GABA-A, a New Avenue in PD Research
Nico Bohnen, MD, PhD
Director, University of Michigan, Functional Neuroimaging, Cognitive and Mobility Laboratory at Domino’s Farms in Ann Arbor.
Our research group has a long-standing interest in studying symptoms of Parkinson’s disease (PD) that may not respond well to dopaminergic medications, such as carbidopalevodopa (Sinemet). These features include difficulties with balance and walking like falls and freezing of gait, daytime excessive sleepiness and memory and thinking problems. While the chemical messenger molecule, dopamine, has been extensively studied in PD, we are looking at other chemical messenger molecules that may change in the brain in people with PD, such as acetylcholine and GABA. Animal studies of PD suggest that one of the reasons why people with PD have difficulties with balance and gait is that GABA is excessively blocking the outgoing connections of the basal ganglia (movement centers) in the brain. Therefore, the use of medications that may slightly decrease these excessive blocking functions may help people with PD to move better. Our lab is looking at drugs that are already approved by the FDA for other indications that may calm down the excessive GABA blocking functions in the brain. One of these medications is flumazenil. Flumazenil is a drug that is given as a small injection in a vein. Interestingly, previous studies with flumazenil in people with PD have shown that it improves motor functions, such as the speed of finger tapping. We are looking to see if it may improve balance and walking functions. The study also will involve brain MRI and PET imaging studies. The PET studies will look at the amount of dopamine and GABA in the brain. Research with PD or other subjects should always begin with an initial discussion of the particular study and obtaining the participant’s written informed consent. In our PD studies, a detailed history of patient’s PD and other medical problems follows, as well as several assessments, including: a PDspecific neurologic exam called the Movement Disorder Society-United Parkinson Disease Rating Scale (MDS-UPDRS), sensored measurements of gait and balance, fine motor tests, and PD-related testing on memory and thinking. In addition to investigating GABA-A receptors with flumazenil, our lab is immersed in other research studies for subjects with PD. We also have research interests in dementia with Lewy bodies, also called DLB.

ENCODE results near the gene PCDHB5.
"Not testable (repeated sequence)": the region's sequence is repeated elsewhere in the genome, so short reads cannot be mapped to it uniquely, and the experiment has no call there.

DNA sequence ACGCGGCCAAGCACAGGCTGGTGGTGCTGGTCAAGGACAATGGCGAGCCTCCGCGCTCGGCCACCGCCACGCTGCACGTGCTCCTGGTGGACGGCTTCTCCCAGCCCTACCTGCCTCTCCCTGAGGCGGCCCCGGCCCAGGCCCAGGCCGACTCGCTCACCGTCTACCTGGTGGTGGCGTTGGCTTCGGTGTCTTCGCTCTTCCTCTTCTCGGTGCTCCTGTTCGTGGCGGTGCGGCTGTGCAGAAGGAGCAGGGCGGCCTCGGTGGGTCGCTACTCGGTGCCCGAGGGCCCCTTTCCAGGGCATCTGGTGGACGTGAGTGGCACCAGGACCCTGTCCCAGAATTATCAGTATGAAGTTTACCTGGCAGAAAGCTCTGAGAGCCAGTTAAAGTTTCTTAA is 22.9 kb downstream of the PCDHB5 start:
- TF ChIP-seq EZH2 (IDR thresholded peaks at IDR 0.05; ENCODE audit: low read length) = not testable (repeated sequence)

While there is no guarantee that a research study will directly help someone’s condition, participating in research may help others by advancing medical knowledge. Participants usually learn a little more about their own disease through research studies. Our staff is caring and committed to excellence; many of our subjects return to participate in more studies. If you or someone you know with PD is interested in becoming a clinical research subject, please contact our Functional Neuroimaging, Cognitive & Mobility Laboratory at firstname.lastname@example.org or at 734-998-8400 (toll-free 877-998-1098). Information about our lab can be found at pdresearch.rad.umich.edu. A comprehensive description of university-wide studies can also be found at UMHealthresearch.org.